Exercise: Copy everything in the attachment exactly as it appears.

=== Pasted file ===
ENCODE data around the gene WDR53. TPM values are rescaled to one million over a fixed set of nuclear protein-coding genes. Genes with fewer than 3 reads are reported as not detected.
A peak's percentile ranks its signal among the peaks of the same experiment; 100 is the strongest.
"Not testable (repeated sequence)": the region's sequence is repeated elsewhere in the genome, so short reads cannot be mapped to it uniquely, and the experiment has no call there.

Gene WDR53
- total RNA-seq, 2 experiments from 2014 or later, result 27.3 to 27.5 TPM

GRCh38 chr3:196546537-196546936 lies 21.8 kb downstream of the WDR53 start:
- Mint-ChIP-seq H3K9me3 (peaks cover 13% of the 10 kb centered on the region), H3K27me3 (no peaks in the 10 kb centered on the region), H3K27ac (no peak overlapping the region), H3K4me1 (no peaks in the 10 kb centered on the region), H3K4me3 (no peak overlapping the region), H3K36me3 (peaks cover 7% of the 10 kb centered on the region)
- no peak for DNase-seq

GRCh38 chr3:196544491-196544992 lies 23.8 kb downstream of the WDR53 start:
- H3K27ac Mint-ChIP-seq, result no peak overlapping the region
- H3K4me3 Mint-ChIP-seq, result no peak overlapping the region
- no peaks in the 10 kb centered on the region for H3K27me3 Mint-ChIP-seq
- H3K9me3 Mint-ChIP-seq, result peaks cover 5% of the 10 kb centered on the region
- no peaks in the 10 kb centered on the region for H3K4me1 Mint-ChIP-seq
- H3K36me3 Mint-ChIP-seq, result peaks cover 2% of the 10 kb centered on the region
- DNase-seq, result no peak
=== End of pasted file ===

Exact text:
ENCODE data around the gene WDR53. TPM values are rescaled to one million over a fixed set of nuclear protein-coding genes. Genes with fewer than 3 reads are reported as not detected.
A peak's percentile ranks its signal among the peaks of the same experiment; 100 is the strongest.
"Not testable (repeated sequence)": the region's sequence is repeated elsewhere in the genome, so short reads cannot be mapped to it uniquely, and the experiment has no call there.

Gene WDR53
- total RNA-seq, 2 experiments from 2014 or later, result 27.3 to 27.5 TPM

GRCh38 chr3:196546537-196546936 lies 21.8 kb downstream of the WDR53 start:
- Mint-ChIP-seq H3K9me3 (peaks cover 13% of the 10 kb centered on the region), H3K27me3 (no peaks in the 10 kb centered on the region), H3K27ac (no peak overlapping the region), H3K4me1 (no peaks in the 10 kb centered on the region), H3K4me3 (no peak overlapping the region), H3K36me3 (peaks cover 7% of the 10 kb centered on the region)
- no peak for DNase-seq

GRCh38 chr3:196544491-196544992 lies 23.8 kb downstream of the WDR53 start:
- H3K27ac Mint-ChIP-seq, result no peak overlapping the region
- H3K4me3 Mint-ChIP-seq, result no peak overlapping the region
- no peaks in the 10 kb centered on the region for H3K27me3 Mint-ChIP-seq
- H3K9me3 Mint-ChIP-seq, result peaks cover 5% of the 10 kb centered on the region
- no peaks in the 10 kb centered on the region for H3K4me1 Mint-ChIP-seq
- H3K36me3 Mint-ChIP-seq, result peaks cover 2% of the 10 kb centered on the region
- DNase-seq, result no peak